Posted by Brigham and Women's Hospital February 5, 2013
As we age, our bodies lose the ability to make new heart cells, just at the time when we are most vulnerable to heart disease. According to the National Heart Lung and Blood Institute, the risk of heart disease increases for men over 45 years and for women over 55 years (or after menopause). Recent discoveries by researchers at Brigham and Women’s Hospital (BWH) about how new cardiac cells form may eventually help patients recover from heart disease by increasing the body’s ability to regenerate heart cells.
Though scientists know that the body can create new heart cells, they have been unsure about the process by which these cells are born and how frequently they are formed. By using a new method to image heart cells, the BWH research team, led by Dr. Richard T. Lee, Cardiovascular Division, and Dr. Claude P. Lechene, Department of Medicine, new light may be shed on the origin of new heart cells.
The BWH research team was able to observe the birth of new heart cells by tagging their genes so they would glow when viewed microscopically. The tagged heart cells were then observed using an imaging system known as multi-isotope imaging mass spectrometry (MIMS) to record the development of new heart muscle cells, known as cardiomyocytes, over several months.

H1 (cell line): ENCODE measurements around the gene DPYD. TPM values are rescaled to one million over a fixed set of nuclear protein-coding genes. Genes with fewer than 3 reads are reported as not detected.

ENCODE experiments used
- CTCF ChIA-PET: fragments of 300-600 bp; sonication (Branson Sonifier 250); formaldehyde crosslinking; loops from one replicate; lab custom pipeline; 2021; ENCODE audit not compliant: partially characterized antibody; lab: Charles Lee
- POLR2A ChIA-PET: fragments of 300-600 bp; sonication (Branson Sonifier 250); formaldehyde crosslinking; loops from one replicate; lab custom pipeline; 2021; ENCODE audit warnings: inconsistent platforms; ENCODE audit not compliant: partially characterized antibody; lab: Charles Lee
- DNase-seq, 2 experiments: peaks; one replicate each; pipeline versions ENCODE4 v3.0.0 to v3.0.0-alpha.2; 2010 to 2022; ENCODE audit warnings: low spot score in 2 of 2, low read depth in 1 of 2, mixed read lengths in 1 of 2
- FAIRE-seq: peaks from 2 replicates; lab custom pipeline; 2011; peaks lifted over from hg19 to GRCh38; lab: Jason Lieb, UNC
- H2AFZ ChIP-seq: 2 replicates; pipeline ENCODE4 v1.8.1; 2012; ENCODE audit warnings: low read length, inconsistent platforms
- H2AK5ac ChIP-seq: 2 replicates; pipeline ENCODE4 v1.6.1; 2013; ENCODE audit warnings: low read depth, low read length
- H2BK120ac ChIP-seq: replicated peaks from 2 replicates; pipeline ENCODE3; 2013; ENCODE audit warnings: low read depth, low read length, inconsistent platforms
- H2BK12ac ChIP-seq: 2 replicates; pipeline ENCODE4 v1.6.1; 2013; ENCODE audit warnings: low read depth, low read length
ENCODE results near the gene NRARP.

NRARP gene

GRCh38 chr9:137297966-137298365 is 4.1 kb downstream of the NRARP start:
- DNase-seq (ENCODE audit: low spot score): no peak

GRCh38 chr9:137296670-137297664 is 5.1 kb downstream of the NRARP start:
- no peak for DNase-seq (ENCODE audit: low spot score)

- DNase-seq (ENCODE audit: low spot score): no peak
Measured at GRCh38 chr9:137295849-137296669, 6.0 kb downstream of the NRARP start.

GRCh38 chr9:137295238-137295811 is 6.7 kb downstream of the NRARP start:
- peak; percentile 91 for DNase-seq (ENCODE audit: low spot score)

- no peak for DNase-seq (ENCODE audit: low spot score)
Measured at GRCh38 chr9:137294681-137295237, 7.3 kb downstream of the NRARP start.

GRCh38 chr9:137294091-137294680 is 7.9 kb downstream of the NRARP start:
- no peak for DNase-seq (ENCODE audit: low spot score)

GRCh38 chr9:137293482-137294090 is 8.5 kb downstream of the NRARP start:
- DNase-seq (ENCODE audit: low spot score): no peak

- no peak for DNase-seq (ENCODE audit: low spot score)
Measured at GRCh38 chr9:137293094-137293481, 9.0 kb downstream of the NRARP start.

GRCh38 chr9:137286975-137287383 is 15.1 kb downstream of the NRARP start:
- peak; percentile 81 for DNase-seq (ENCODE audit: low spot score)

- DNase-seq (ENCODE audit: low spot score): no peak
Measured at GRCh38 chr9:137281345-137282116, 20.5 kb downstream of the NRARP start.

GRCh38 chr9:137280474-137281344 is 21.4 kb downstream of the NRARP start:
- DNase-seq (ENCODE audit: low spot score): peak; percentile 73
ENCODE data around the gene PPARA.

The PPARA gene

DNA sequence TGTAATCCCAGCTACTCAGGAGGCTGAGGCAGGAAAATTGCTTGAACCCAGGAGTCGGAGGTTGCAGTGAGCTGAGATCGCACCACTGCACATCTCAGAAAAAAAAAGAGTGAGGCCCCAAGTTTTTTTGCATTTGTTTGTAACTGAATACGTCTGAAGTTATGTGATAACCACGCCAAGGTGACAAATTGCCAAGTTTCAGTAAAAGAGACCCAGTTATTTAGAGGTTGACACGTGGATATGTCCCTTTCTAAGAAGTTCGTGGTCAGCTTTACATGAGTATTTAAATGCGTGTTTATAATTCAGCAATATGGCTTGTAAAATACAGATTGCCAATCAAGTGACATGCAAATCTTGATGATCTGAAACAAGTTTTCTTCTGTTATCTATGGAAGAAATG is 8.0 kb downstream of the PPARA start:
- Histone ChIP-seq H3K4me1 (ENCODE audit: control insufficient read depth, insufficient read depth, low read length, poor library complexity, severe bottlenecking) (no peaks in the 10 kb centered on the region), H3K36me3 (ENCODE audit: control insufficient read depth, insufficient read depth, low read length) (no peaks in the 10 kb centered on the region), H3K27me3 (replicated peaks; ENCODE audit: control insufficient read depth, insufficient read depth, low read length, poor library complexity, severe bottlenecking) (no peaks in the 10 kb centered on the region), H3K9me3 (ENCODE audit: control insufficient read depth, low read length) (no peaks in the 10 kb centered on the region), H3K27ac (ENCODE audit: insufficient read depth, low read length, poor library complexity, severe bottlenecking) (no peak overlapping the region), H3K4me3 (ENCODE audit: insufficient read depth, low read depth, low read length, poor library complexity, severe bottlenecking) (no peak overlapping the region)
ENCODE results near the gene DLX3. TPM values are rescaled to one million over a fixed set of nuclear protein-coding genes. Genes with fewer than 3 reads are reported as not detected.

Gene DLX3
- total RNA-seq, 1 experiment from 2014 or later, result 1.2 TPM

Researchers were surprised to find that new heart muscle cells came primarily from existing heart muscle cells, even under conditions simulating a heart attack, when stem cells, part of the body’s internal repair system, are thought to be activated.
“Our data show that adult cardiomyocytes (heart muscle cells) are primarily responsible for the generation of new cardiomyocytes and that as we age, we lose some capacity to form new heart cells,” said Dr. Lee. This means that we are losing our potential to rebuild the heart in the latter of life, just when most heart disease hits us. If we can unravel why this occurs, we may be able to unleash some heart regeneration potential.”
You can learn more about heart disease and current treatments at the BWH Carl J. and Ruth Shapiro Cardiovascular Center.
– Jamie R.